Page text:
There was a whole lot of ’90s nostalgia this year (no, this is not the last time 80 ’08 (and Heartbreak) will be addressing it), and it’s fair to say that the recent spate of one-hit ’90s alt-rockers penning memoirs of their times in the major-label alternative trenches (almost called this one “Indie-Rock Memoirs” until I remembered my own modest proposal from a while back) isn’t exactly new. In fact, Jacob Slichter, drummer for Semisonic (“Closing Time,” No. 1 Modern Rock, 1998), kicked it off in 2005 with his wry So You Wanna Be a Rock & Roll Star.
The baton was taken up again in 2007 with three more books. Published in the UK only (and out in the US this year in paperback) was Bit of a Blur, by Alex James, bassist for the just-reunited Blur (“There’s No Other Way,” No. 5 Modern Rock, 1991; “Girls and Boys,” No. 4 Modern Rock, 1994; “Song 2,” No. 6 Modern Rock, 1997). Yank-wise we saw Everything I’m Cracked Up to Be by Boston singer-songwriter Jen Trynin (“Better Than Nothing,” No. 15 Modern Rock, 1995), which earned wide praise, and Petal Pusher by another Minneapolis rocker, Laurie Lindeen of Zuzu’s Petals.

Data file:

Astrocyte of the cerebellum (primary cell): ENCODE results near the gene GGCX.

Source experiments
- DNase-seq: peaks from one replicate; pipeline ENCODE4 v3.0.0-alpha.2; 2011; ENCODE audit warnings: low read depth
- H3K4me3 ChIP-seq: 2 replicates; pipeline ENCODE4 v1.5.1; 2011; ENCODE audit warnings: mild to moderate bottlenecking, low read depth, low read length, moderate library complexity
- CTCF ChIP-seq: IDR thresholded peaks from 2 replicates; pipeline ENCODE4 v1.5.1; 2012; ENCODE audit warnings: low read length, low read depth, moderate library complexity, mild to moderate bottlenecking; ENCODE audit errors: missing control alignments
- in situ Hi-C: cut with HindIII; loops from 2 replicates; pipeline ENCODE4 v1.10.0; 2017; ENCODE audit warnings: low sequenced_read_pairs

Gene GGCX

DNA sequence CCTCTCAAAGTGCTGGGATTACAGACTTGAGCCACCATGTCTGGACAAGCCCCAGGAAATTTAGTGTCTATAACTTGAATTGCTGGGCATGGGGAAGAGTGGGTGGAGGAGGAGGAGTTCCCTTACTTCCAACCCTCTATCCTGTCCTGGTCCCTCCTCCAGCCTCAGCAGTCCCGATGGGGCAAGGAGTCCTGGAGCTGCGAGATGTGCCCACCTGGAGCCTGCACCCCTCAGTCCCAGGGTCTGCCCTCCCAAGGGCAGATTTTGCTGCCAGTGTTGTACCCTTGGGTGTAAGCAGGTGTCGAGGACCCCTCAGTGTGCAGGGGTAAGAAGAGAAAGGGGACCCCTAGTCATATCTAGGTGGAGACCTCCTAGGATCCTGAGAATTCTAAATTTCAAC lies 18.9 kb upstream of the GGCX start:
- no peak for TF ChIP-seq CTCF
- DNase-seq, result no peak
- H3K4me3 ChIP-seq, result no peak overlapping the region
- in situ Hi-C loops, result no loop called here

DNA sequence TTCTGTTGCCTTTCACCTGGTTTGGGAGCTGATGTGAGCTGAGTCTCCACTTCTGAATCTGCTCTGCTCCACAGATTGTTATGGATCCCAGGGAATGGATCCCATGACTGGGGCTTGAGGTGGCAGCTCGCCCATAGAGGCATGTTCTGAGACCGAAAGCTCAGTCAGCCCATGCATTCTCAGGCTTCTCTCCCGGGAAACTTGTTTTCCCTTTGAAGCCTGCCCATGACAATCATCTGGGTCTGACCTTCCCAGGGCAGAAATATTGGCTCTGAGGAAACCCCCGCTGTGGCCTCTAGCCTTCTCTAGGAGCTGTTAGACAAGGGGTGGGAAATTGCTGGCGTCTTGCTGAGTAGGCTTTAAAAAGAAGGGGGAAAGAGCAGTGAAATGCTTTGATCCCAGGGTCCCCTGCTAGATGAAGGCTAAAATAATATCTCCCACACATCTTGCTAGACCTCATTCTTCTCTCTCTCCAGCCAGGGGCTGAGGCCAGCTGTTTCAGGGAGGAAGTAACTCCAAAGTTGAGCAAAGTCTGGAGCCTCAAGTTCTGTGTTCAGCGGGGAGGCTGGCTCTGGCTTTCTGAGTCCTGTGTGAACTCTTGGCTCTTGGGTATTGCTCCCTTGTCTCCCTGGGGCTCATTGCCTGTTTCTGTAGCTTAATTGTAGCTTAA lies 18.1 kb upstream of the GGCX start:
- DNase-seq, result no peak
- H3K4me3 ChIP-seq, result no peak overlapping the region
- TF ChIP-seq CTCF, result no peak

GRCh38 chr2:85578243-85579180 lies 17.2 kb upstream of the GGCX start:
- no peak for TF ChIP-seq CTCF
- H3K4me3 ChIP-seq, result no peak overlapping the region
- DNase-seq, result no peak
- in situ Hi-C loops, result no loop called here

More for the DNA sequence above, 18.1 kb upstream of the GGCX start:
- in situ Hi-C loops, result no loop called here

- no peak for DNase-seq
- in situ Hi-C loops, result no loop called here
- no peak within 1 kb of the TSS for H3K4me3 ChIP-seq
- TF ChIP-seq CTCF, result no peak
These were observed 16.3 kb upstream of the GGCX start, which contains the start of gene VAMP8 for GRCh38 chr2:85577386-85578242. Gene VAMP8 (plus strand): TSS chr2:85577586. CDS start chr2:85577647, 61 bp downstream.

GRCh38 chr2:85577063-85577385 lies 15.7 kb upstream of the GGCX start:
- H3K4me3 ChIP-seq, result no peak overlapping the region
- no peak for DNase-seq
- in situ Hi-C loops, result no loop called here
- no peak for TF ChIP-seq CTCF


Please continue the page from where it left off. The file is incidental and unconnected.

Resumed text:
The trend continued apace in 2008. The two already extant by Minneapolis band members are now balanced out by a second Boston singer-songwriter’s memoir: When I Grow Up, by Juliana Hatfield (“My Sister,” No. 1 Modern Rock, 1993), which I’ll probably devour it if I ever lay hands on a copy—though the fact that I haven’t yet probably means I won’t for a while. (Unless someone wants to present a case in the comments—one that doesn’t involve the Truth About Evan, please.)
The one I did read, and rather enjoyed, was Dean Wareham’s Black Postcards. That’s not surprising: I’ve long loved Luna (and preferred them to Galaxie 500), not least because while his lyrics in that band often veered into whimsy, Wareham has always struck me as a good storyteller, and on the page he is.
But the major reason is that Wareham’s got the best, or anyway most dramatic, story to tell. Not about his career or his dealings with major labels or his humble origins—about falling in love with Britta Phillips, who joined Luna in time for Romantica (No. 15 Independent Album, 2002), while still married to the mother of his son. Wareham lays out the tale with clipped aplomb, sticking to the facts and not sensationalizing—an instinct that seems to be at the heart of these books coming out all at once. That, of course, and ’90s nostalgia.